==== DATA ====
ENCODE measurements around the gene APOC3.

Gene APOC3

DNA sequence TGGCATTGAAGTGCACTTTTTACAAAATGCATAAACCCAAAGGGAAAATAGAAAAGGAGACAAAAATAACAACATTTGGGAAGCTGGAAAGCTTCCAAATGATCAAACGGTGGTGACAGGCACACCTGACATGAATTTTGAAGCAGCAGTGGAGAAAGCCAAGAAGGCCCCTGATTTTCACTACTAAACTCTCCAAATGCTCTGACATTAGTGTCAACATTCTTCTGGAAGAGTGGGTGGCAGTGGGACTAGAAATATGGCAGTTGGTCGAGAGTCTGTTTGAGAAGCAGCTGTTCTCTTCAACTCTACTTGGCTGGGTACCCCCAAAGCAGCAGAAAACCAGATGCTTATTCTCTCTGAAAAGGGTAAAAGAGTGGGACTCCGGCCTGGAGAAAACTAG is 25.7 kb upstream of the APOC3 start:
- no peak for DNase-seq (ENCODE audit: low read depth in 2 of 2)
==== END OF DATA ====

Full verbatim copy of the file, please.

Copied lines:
ENCODE measurements around the gene APOC3.

Gene APOC3

DNA sequence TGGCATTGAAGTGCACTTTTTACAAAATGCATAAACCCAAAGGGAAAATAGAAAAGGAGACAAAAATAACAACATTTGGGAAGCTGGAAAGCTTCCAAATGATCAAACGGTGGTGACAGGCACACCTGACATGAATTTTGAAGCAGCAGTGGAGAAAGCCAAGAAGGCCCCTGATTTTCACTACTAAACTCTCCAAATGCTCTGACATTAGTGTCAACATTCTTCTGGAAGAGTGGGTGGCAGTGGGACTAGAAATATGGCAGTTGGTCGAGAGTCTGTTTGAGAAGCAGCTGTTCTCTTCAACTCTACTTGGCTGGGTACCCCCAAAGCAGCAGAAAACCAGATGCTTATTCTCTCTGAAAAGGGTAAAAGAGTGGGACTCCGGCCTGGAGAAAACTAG is 25.7 kb upstream of the APOC3 start:
- no peak for DNase-seq (ENCODE audit: low read depth in 2 of 2)